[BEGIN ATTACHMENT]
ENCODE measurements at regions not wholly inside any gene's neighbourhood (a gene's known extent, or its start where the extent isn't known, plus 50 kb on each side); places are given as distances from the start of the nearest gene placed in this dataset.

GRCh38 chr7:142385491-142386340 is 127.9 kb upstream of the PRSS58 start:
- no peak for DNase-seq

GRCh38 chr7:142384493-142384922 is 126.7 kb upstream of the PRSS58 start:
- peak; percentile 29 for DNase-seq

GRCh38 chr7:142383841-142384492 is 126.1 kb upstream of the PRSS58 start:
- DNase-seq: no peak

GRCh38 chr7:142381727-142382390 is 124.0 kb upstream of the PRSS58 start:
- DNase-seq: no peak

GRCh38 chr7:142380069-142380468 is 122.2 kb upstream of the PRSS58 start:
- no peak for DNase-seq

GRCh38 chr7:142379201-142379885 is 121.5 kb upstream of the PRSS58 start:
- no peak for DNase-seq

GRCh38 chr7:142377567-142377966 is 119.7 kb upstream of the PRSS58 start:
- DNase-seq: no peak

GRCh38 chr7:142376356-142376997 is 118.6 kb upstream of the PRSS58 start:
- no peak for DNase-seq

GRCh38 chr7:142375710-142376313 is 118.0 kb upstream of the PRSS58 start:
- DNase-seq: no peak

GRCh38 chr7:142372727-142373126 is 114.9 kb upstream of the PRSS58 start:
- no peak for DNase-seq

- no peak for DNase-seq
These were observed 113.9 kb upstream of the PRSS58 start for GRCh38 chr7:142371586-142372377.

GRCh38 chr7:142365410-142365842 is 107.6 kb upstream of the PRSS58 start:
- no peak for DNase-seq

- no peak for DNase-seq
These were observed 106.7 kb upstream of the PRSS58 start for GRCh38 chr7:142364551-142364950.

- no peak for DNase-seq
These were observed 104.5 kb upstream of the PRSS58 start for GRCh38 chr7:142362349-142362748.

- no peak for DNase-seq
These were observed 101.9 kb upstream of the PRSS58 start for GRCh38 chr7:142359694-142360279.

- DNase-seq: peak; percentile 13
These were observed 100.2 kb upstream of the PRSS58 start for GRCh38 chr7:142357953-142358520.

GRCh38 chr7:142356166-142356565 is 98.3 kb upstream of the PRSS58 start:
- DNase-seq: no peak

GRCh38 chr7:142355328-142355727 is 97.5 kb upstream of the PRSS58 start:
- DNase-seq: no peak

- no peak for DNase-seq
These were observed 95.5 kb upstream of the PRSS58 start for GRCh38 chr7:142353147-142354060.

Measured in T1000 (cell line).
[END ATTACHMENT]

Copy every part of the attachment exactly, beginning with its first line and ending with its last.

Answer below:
ENCODE measurements at regions not wholly inside any gene's neighbourhood (a gene's known extent, or its start where the extent isn't known, plus 50 kb on each side); places are given as distances from the start of the nearest gene placed in this dataset.

GRCh38 chr7:142385491-142386340 is 127.9 kb upstream of the PRSS58 start:
- no peak for DNase-seq

GRCh38 chr7:142384493-142384922 is 126.7 kb upstream of the PRSS58 start:
- peak; percentile 29 for DNase-seq

GRCh38 chr7:142383841-142384492 is 126.1 kb upstream of the PRSS58 start:
- DNase-seq: no peak

GRCh38 chr7:142381727-142382390 is 124.0 kb upstream of the PRSS58 start:
- DNase-seq: no peak

GRCh38 chr7:142380069-142380468 is 122.2 kb upstream of the PRSS58 start:
- no peak for DNase-seq

GRCh38 chr7:142379201-142379885 is 121.5 kb upstream of the PRSS58 start:
- no peak for DNase-seq

GRCh38 chr7:142377567-142377966 is 119.7 kb upstream of the PRSS58 start:
- DNase-seq: no peak

GRCh38 chr7:142376356-142376997 is 118.6 kb upstream of the PRSS58 start:
- no peak for DNase-seq

GRCh38 chr7:142375710-142376313 is 118.0 kb upstream of the PRSS58 start:
- DNase-seq: no peak

GRCh38 chr7:142372727-142373126 is 114.9 kb upstream of the PRSS58 start:
- no peak for DNase-seq

- no peak for DNase-seq
These were observed 113.9 kb upstream of the PRSS58 start for GRCh38 chr7:142371586-142372377.

GRCh38 chr7:142365410-142365842 is 107.6 kb upstream of the PRSS58 start:
- no peak for DNase-seq

- no peak for DNase-seq
These were observed 106.7 kb upstream of the PRSS58 start for GRCh38 chr7:142364551-142364950.

- no peak for DNase-seq
These were observed 104.5 kb upstream of the PRSS58 start for GRCh38 chr7:142362349-142362748.

- no peak for DNase-seq
These were observed 101.9 kb upstream of the PRSS58 start for GRCh38 chr7:142359694-142360279.

- DNase-seq: peak; percentile 13
These were observed 100.2 kb upstream of the PRSS58 start for GRCh38 chr7:142357953-142358520.

GRCh38 chr7:142356166-142356565 is 98.3 kb upstream of the PRSS58 start:
- DNase-seq: no peak

GRCh38 chr7:142355328-142355727 is 97.5 kb upstream of the PRSS58 start:
- DNase-seq: no peak

- no peak for DNase-seq
These were observed 95.5 kb upstream of the PRSS58 start for GRCh38 chr7:142353147-142354060.

Measured in T1000 (cell line).